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Informed Consent

What does informed consent mean? You have the right to be told the major risks of any treatment or therapy and the availability of significant alternatives. The exact information required to be disclosed in a given situation will generally be determined by the usual prudent and reasonable standard of disclosure in the medical community.

May information be withheld from a patient? You have the right to be fully informed about your medical care. There are situations where the law may allow information to be withheld, such as when, in the physician's professional opinion, such disclosure would cause severe harm to the patient.

What should I do if I suspect that information is being kept from me? You should tell your physician that you want to be fully informed about your condition. You should put this request in writing, giving the physician a copy, and keep one for yourself. You should consult with an attorney if you feel this does not solve the problem.

May I decline to be informed about my condition, or the risks of treatment? Yes, but you should put this is writing because your physician is legally required to inform you and needs proof that you decline this information.

May an adult refuse treatment, even if this means certain death? Yes. You may refuse any treatment, although the physician or hospital may ask the court to intervene. The courts have shown a strong tendency in favor of taking all steps necessary to preserve human life and will often direct treatment when a patient refuses. The right to refuse treatment is very important for certain religious groups. If you plan to refuse some or all medical care, you should fill out a form explaining this before you need care, preferably with the advice of an attorney.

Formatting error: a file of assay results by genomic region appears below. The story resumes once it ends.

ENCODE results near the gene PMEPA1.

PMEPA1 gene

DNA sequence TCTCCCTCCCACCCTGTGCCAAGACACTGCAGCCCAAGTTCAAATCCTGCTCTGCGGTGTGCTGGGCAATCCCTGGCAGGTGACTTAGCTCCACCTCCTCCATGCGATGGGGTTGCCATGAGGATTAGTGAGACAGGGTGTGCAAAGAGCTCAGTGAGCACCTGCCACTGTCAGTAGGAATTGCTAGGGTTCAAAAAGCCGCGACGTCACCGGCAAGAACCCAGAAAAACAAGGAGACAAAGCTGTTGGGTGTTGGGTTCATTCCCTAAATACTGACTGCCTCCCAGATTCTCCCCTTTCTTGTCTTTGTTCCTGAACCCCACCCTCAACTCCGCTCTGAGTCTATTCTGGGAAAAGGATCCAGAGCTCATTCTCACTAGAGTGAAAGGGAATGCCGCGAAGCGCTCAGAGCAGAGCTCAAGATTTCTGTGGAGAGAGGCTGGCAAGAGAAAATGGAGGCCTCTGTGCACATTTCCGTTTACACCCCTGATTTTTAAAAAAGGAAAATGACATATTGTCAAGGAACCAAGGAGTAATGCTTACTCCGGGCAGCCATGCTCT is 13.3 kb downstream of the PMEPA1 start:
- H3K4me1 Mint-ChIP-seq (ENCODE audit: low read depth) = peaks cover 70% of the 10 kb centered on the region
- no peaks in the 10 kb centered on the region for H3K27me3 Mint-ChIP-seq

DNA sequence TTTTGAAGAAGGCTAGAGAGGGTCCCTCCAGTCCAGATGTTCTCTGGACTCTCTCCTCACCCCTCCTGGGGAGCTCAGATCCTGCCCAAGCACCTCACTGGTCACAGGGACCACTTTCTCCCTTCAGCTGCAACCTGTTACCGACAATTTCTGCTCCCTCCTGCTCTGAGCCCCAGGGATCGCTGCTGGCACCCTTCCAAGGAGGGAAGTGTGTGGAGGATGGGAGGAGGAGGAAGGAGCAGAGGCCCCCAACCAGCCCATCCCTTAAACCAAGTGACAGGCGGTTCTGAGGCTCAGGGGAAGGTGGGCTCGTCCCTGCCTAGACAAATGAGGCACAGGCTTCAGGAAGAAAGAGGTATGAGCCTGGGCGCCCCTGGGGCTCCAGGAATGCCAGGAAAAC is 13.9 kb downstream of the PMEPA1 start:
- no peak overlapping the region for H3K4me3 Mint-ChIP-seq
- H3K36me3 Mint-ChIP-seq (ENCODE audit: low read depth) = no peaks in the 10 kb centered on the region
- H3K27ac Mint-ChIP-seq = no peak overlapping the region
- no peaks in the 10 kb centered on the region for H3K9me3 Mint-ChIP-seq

May a minor refuse care? Only when the minor falls into one of the categories (described above) allowing consent by a minor. However, an older minor may have the ability to veto some care that could have a severe impact, such as a therapeutic hysterectomy for a 16-year-old minor.

What if a minor and the minor's parent or guardian disagree over nonemergency care? If the minor falls into one of the exempt categories, the minor may refuse care even if a parent or guardian requests the care. If the health care provider has any doubts about the minor's capacity to consent, a court ruling should be obtained.

May medical care be rendered without a valid consent? Medical care may be rendered without a valid consent only in emergency situations, or when a child is apparently the victim of neglect or abuse.

What recourse is there if I am being treated without proper consent? You should bring this to the attention of your physician with a written complaint, stating clearly that you do not consent to such treatment. You should keep a copy of this complaint for yourself. If this does not remedy the situation, you should consult with a lawyer.


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